Wednesday, August 22, 2018

Genesis 3:8-13

TAKE TIME TO REFLECT:

A former seminary professor of mine spoke of potty training his 3-year-old son. On one particular morning, his son stood up on a chair and began to do "his business" in the floor. My professor yelled out, "What are you doing?"

He obviously knew what his little boy was doing, but his question (mostly out of shock) at least gave the little boy a chance to explain himself. As parents, we want our children to own up to their misgivings and improper conduct. We want them to acknowledge wrongdoing and learn from it.

God is a Father. When Adam and Eve disobeyed in the garden, God gives them opportunity to own up to their sin. God is not aloof or ignorant to what has happened. The Lord's queries of "Where are you? What have you done?" (Gen. 3:9,13) do not suggest He is less than all-powerful or all-knowing. Instead, God's response is that of a Father.

Too often, however, instead of owning up to our failings we try to cover them up.

Notice that Adam blames his wife. "The woman You gave to be with me, she gave me of the tree, and I ate" (Gen. 3:12).

Once when my wife and I were leaving her grandparent's home I thought she had left her cell phone at their house. Frustrated, I told her that we had to turn and go back (all of 1/4 of a mile). When she went inside, her father called her cell number. To my surprise, I had her phone in my pocket!

When she returned to the car, I told her she had the phone in the vehicle the entire time. Having already blamed her, I was now set on "saving face." I lied. Like me, many people have a tendency to blame others for their misfortunes, mistakes, or mishaps.

Notice that Eve blames the snake. She says, "The serpent deceived me, and I ate" (Gen. 3:13).

As a toddler, my oldest son had a propensity of running into solid objects like counter tops, tables, chairs, etc. Even though these objects were set in place, Whitman remained convinced that they were to blame for him suffering some personal hurt. Like my son, many people have a tendency to blame various things or circumstances for their own poor choices.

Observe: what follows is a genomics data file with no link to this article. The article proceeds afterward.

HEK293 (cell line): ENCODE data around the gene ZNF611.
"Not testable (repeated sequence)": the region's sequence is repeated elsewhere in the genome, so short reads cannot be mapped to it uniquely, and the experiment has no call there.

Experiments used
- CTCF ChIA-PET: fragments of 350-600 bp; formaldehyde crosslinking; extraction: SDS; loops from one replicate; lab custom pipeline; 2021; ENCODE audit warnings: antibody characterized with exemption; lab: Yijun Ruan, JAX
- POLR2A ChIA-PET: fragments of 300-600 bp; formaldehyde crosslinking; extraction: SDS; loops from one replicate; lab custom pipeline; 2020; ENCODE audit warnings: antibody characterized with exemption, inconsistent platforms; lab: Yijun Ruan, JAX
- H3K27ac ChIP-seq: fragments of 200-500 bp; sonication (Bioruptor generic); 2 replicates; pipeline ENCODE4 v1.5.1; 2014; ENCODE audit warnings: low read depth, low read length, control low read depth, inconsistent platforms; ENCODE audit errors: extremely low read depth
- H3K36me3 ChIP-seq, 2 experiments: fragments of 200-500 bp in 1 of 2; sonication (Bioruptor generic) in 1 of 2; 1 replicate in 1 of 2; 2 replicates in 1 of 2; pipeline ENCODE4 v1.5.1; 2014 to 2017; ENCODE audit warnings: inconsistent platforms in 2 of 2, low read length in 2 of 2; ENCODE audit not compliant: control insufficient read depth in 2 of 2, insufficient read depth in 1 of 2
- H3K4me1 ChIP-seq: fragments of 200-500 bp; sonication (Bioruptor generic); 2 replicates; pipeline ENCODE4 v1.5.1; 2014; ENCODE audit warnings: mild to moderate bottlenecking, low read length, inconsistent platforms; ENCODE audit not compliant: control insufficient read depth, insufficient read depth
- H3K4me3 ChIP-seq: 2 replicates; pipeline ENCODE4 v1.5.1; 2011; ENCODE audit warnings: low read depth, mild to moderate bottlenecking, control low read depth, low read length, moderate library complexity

Notice that Adam and Eve both blame God. Adam says, "The woman You gave me." Eve essentially says, "The snake You made."

Don't we have a tendency to blame God when things do not go as we think that they should, or when we face consequences for poor decisions? Instead of taking ownership for ourselves, we shift blame. Instead of repenting, we excuse ourselves.

Learn a lesson from Adam and Eve. Do not point a finger at others or at circumstances or at God but accept responsibility for yourself.

More importantly, learn a lesson about Christ. 2 Corinthians 5:21 reads, "For He made Him who knew no sin to be sin for us, that we might become the righteousness of God in Him."

Jesus reverses the pattern that Adam and Eve set. Rather than point an accusatory finger, Jesus - who was blameless in all things - takes our blame onto Himself. All you must do is believe and confess: Christ stands waiting to take your blame and render you forgiven!


TAKE TIME TO RESPOND:

I have a tendency to cast blame or excuse my own sin when: 

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TAKE TIME TO REVIEW:

from Best Devotional Commentary - "The first scene is creation, in which God alone is active. He speaks and the worlds come into being. The second scene is domestic. It involves God, Adam, and Eve, as God makes a place for the man and woman and prepares each of them for the other. This scene fills chapter 2 and ends on the notation: 'the man and his wife were both naked, and they felt no shame' (v.25). The third scene is the temptation. In it the characters are Adam, Eve, and Satan. It ends with the fall. Beginning with chapter 3, verse 8, we come to a fourth scene in which God now enters the garden to confront the other three. This is a judicial scene, a scene of judgment" (Boice).

from Best Academic Commentary - "Here the sins of the various characters are elicited from their own lips. But there is a certain gentleness about the inquisition. Delitzsch remarks, 'It was God their creator, who now as God the redeemer was seeking the lost.' By reverting to the term The Lord God  from v.8 (cf. 'God' in vv.1b-5), the narrator hints that God can still be man's covenant partner as well as his creator and judge" (Wenham).

from Best Preaching/Teaching Commentary - Regarding the man, Ross points out that the truth finally comes out: "I ate." Regarding the woman, Ross indicates that her confession to God's original question finally comes out: "I ate." He then concludes, "In the dialogue the Lord shows His majesty and potency by asking penetrating questions, and the humans appear fearful and defensive with evasive excuses. Eventually they did confess, and it was sufficient" (Ross).